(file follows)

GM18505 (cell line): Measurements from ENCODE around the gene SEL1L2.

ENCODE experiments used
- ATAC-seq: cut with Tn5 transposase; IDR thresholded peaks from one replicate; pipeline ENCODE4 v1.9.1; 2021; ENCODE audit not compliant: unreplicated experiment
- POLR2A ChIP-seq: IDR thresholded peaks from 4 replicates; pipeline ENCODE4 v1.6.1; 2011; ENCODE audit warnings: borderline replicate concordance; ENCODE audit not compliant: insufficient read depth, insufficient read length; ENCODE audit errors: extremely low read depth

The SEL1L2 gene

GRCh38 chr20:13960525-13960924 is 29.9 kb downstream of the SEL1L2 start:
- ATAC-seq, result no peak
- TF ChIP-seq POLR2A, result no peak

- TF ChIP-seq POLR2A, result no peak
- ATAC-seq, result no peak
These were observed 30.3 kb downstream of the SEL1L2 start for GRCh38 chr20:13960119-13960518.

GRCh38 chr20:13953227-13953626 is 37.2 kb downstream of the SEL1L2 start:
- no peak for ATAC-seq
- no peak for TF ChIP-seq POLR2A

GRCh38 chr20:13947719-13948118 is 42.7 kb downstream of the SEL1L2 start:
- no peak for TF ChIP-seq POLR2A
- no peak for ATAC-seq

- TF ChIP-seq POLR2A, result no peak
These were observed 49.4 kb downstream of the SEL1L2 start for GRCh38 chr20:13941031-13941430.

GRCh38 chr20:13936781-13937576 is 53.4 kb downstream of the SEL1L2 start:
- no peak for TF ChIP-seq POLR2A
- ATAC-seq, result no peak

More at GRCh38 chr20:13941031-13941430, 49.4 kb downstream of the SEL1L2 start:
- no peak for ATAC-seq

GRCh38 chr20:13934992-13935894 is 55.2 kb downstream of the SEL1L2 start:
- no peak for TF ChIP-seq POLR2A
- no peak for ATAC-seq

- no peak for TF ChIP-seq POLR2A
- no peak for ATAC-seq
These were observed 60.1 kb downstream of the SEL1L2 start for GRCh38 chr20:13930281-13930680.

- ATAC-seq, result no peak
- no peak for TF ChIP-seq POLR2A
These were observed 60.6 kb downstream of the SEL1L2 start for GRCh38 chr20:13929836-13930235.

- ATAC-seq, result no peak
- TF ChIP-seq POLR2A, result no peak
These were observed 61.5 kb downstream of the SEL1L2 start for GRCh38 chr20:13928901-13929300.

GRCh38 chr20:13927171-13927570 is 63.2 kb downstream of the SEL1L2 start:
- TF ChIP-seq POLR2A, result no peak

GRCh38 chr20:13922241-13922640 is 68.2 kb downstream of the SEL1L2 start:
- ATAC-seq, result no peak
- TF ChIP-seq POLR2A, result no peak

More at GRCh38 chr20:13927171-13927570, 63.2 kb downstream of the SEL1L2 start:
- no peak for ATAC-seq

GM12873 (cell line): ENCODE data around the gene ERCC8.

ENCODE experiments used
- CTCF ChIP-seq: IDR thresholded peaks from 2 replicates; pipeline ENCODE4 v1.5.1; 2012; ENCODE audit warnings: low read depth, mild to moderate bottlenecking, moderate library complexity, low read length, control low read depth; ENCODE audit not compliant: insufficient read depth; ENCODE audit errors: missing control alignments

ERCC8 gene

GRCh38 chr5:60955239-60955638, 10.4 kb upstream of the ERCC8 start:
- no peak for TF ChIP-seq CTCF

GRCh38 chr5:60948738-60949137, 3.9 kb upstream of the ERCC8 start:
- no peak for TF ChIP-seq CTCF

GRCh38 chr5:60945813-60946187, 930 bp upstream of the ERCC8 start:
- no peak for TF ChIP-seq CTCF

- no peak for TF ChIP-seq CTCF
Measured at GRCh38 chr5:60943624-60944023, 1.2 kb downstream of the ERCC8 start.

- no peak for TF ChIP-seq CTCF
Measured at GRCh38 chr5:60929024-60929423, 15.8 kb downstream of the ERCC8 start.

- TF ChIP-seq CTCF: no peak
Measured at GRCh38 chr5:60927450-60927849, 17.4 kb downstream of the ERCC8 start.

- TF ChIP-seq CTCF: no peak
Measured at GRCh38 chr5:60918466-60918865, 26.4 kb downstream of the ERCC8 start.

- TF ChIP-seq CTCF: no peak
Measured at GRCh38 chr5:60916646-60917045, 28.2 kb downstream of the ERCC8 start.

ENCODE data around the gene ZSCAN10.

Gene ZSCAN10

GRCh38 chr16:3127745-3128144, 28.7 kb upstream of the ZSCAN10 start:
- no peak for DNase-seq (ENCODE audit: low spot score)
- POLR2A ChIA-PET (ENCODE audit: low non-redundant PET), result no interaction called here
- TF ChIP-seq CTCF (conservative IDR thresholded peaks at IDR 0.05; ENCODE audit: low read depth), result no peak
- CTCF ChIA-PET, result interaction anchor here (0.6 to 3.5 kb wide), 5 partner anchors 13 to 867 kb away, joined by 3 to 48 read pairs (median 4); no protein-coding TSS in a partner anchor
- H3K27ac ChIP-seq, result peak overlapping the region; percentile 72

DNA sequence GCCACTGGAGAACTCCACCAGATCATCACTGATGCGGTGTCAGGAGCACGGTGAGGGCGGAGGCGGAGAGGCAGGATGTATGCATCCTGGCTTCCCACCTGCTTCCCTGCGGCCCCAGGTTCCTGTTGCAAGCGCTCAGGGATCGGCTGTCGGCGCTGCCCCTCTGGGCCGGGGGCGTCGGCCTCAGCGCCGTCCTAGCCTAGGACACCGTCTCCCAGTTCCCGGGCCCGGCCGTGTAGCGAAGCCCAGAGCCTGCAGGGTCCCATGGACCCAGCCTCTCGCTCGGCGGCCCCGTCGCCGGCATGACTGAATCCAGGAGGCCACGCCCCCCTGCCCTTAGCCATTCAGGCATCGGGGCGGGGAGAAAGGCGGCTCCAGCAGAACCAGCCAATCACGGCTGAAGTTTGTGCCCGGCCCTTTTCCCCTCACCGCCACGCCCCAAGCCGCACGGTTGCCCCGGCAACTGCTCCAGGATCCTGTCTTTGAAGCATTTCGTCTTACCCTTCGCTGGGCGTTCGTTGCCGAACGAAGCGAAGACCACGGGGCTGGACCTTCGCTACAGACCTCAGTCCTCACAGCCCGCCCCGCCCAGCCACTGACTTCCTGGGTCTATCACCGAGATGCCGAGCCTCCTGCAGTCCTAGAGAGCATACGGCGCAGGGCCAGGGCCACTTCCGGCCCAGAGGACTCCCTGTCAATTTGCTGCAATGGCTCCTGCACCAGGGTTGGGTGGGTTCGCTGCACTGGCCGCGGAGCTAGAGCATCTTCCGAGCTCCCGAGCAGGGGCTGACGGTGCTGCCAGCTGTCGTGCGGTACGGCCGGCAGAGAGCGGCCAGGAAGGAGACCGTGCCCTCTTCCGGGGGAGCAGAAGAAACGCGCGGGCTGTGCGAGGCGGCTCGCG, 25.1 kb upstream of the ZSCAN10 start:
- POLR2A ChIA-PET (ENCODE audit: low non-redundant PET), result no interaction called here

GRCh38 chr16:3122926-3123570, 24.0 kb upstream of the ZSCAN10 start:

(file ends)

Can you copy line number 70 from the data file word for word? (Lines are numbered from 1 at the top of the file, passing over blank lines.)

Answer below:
- CTCF ChIA-PET, result interaction anchor here (0.6 to 3.5 kb wide), 5 partner anchors 13 to 867 kb away, joined by 3 to 48 read pairs (median 4); no protein-coding TSS in a partner anchor